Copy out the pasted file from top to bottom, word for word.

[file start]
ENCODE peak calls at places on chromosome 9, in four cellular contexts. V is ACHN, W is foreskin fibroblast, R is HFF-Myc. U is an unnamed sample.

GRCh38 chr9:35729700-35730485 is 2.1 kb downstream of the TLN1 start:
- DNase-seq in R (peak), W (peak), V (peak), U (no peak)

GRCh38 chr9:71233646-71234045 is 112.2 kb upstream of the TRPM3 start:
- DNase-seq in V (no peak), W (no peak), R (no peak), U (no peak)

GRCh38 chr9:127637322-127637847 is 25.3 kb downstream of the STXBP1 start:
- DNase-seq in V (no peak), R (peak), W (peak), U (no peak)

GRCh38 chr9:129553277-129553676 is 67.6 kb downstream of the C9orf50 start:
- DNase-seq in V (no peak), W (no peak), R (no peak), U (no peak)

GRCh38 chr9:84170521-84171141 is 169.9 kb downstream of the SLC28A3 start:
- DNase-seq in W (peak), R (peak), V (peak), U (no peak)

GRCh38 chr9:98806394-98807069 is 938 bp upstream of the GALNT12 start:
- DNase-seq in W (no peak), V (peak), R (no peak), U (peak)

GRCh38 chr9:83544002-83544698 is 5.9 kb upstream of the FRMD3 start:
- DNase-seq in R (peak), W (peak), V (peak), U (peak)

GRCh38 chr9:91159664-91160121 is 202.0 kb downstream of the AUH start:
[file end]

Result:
ENCODE peak calls at places on chromosome 9, in four cellular contexts. V is ACHN, W is foreskin fibroblast, R is HFF-Myc. U is an unnamed sample.

GRCh38 chr9:35729700-35730485 is 2.1 kb downstream of the TLN1 start:
- DNase-seq in R (peak), W (peak), V (peak), U (no peak)

GRCh38 chr9:71233646-71234045 is 112.2 kb upstream of the TRPM3 start:
- DNase-seq in V (no peak), W (no peak), R (no peak), U (no peak)

GRCh38 chr9:127637322-127637847 is 25.3 kb downstream of the STXBP1 start:
- DNase-seq in V (no peak), R (peak), W (peak), U (no peak)

GRCh38 chr9:129553277-129553676 is 67.6 kb downstream of the C9orf50 start:
- DNase-seq in V (no peak), W (no peak), R (no peak), U (no peak)

GRCh38 chr9:84170521-84171141 is 169.9 kb downstream of the SLC28A3 start:
- DNase-seq in W (peak), R (peak), V (peak), U (no peak)

GRCh38 chr9:98806394-98807069 is 938 bp upstream of the GALNT12 start:
- DNase-seq in W (no peak), V (peak), R (no peak), U (peak)

GRCh38 chr9:83544002-83544698 is 5.9 kb upstream of the FRMD3 start:
- DNase-seq in R (peak), W (peak), V (peak), U (peak)

GRCh38 chr9:91159664-91160121 is 202.0 kb downstream of the AUH start: